All life on Earth has to respire. For us this means inhaling oxygen to fuel our metabolism and exhaling waste gases like carbon dioxide. When we do this, we move the energy from the food we eat to the oxygen we breathe, creating a flow of energy that our cells use for growth. This is called respiration. However, not all life on Earth uses oxygen for this kind of respiration. These organisms have to find other ways to create electron flows to support their growth.
One shocking method used by some bacteria is to produce biological nanowires. These nanowires act like wiring in your house and allow for electrons to pass from cells like Geobacter bacteria directly onto metals. This process is similar to plugging your phone into the wall to charge. Electrons flow from the source to your device. When the biological nanowires touch a metal, a circuit is made, and Geobacter can then metabolize the foods they eat and grow even without oxygen. These bacteria can even use this amazing ability to get energy from uranium in nuclear wastewater, and clean the water as a result. By making an electrical circuit with uranium in contaminated water, Geobacter is able to mineralize the hazardous material and cleanse the water.
Scientists have been interested in further understanding biological nanowires and how they can be used to both clean metal contamination and recycle used metals through mineralization. This process of mineralization takes tiny atoms of metals and combines them together into a large clump. In this way, Geobacter can collect metals in the environment in large particles that scientists can then harvest for different uses such as producing batteries.
To understand the structure and flow of electrons in these nanowires, researchers from Michigan State University found a way to harvest the protein nanowires of Geobacter by genetically engineering them to hook up to an electrode. They then asked the question, “What metals can complete an electrical circuit by accepting electrons traveling through the nanowires from the electrode?” To answer this, the team measured the changes in electrical current as they slowly adjusted the voltage of the electrode when iron contaminated water was added to the system. By comparing the voltages used with the current produced they were able to identify a pattern of iron capture and release. This meant that metals were able to mineralize to the nanowires when electrons flowed out of the electrode and then float away when electrons were pulled back to the electrode.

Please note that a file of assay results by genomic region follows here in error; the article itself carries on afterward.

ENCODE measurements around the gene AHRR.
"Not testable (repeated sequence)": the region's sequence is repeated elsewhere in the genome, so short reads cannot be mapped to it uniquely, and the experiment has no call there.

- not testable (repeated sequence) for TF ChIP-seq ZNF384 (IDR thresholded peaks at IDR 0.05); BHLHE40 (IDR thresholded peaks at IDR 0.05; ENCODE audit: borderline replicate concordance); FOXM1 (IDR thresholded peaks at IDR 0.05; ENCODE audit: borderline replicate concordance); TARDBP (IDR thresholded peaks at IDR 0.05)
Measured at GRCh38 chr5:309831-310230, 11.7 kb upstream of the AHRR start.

Now that the scientists knew that their system worked like the living bacteria, they wanted to know if this could be used with other metals. The team chose cobalt for the second half of the study as it is a very expensive metal used in rechargeable batteries in addition to being toxic to the environment. Cobalt mining has been so feverish and so bad for the people who sell to large battery companies that it has been referred as the blood-diamond of batteries. A biological method to recycle cobalt would ease some of the pressure and eliminate some of the human costs associated with its mining.
With the expense of cobalt in mind, the Michigan State team made cobalt-contaminated water solutions and poured it onto their nanowire electrodes. What they saw wasn’t the clean flow of current like with the earlier iron experiment but something much more complicated. The electron flow seemed to increase and decrease in little peaks before finally peaking at a voltage almost too high for the electrode to handle. Using previous studies and insight into the physical properties of cobalt the team realized that these little peaks were a sign of growing nanoparticles. This meant that when one cobalt atom mineralized onto a nanowire another one would attach on top of it, and then another, creating a large metal particle on the nanowire.
These exciting results have set off the next stage of research to understand how this process can happen with live cells and how cobalt mineralization can be bumped up to the industrial scale. Perhaps one day soon, you may be reading this on a phone or laptop using microbially recycled cobalt batteries for a cheaper price to you, to the miners, and to the environment.